E-commerce continues to evolve (enter Instagram shop and metaverse), and it can only be expected to expand in the coming years. We are deep into the digital age and companies need to remain savvy to grow, or at the very least, survive.
West Herford, our fearless leader and president of On Ideas, and Juliette Reynolds, our digital guru and SVP of Digital and Customer Experience, shared their valuable expertise with Authority Magazine. In recent interviews, they discussed how companies can effectively promote and market their e-commerce businesses today.
Here are a few of our favorite insights from each:
In response to the top ways to market and promote an e-commerce business today, West shares, “Just because you build it doesn’t mean they’ll come. Put paid efforts behind Google Shopping and Google Search. (Depending on the product, perhaps also have shopping feeds on social, e.g., Meta/Instagram.) Create a robust organic social presence and support it with paid advertising. You’ve got to let people know you’re out there, and once you do, collect emails and commit to a CRM program.”
When asked what are some alternative strategies to reach target consumers that don’t involve paying a third party like Facebook and Instagram, West says, “Word of mouth is still the best means of marketing, and social influencers should be a foundational part of every brand’s marketing strategy. Micro-influencers, in particular, have strong bonds with their followers and have earned trust and respect. An honest product review can be enthusiastically received and move the needle for a brand looking to gain new customers.”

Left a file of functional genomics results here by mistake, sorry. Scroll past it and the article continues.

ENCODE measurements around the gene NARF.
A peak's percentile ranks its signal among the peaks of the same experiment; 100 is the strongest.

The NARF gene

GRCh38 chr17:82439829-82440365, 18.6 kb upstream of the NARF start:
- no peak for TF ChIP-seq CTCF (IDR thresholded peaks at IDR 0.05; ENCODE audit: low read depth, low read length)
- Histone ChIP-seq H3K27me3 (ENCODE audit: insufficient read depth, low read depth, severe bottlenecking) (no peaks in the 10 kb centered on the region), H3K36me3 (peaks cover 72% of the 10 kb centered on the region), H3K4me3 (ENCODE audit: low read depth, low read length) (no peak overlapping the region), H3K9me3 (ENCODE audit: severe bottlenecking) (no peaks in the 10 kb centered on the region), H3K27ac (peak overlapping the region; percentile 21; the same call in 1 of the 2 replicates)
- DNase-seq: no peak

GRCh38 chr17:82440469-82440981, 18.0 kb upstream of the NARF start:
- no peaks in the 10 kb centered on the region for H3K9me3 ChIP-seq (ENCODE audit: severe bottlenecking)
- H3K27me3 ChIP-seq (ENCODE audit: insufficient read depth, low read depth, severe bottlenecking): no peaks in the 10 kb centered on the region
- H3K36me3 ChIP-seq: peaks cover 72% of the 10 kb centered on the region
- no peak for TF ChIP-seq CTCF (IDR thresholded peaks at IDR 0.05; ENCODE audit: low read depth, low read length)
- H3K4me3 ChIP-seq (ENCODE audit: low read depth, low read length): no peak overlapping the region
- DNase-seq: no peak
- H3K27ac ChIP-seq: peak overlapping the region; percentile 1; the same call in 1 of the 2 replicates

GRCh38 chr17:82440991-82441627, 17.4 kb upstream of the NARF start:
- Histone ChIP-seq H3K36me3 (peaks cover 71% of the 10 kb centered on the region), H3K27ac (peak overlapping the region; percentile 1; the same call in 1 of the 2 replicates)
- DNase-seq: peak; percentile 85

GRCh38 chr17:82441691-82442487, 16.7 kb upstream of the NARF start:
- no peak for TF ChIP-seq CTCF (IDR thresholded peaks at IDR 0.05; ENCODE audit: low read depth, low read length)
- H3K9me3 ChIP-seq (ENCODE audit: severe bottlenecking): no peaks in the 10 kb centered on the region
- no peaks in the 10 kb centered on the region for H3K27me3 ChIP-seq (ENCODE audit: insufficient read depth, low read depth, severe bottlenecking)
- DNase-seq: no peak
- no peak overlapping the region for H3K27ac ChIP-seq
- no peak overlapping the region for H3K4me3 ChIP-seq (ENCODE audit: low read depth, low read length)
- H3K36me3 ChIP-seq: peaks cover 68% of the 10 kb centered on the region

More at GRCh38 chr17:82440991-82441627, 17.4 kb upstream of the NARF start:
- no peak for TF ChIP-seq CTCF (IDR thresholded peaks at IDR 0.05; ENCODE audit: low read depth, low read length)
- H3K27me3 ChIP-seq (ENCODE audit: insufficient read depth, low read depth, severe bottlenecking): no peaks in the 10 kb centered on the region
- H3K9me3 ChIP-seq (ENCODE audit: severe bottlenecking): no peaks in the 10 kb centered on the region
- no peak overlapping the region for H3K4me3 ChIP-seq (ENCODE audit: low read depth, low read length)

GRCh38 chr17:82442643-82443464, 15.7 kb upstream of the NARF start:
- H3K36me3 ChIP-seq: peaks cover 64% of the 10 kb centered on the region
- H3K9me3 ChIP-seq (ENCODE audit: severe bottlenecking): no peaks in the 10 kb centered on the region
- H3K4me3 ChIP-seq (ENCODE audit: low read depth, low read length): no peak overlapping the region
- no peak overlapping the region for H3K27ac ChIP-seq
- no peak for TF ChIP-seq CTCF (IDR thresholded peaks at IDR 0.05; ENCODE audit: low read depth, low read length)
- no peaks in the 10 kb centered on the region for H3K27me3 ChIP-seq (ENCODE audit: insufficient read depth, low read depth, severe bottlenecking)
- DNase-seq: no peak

Read West’s full interview, here.
One of Juliette’s recommendations for promoting an e-commerce business is, “Take every opportunity to capture leads so you can remarket to them — either through paid ads or marketing automation. Don’t junk up inboxes/phones. Give newness, and relevance — be helpful. Or entertaining.”
When asked why an eCommerce business should consider creating its own mobile app, Juliette said, “Whether a mobile app will be the right solution for a brand depends largely on what they sell and the frequency and size of purchase. A beauty brand, for example, can anticipate when an item might need to be replenished, and nudge its customers in the app. One reason to create an app is access to first-party data. Unless you have a sophisticated CRM and marketing automation program (which can be time-consuming to set up and manage), it’s one of the best ways to understand what each customer is interested in so you can tailor communications to get the sale, then continue to message them so you can cross-sell/upsell.”
Read Juliette’s full interview, here.
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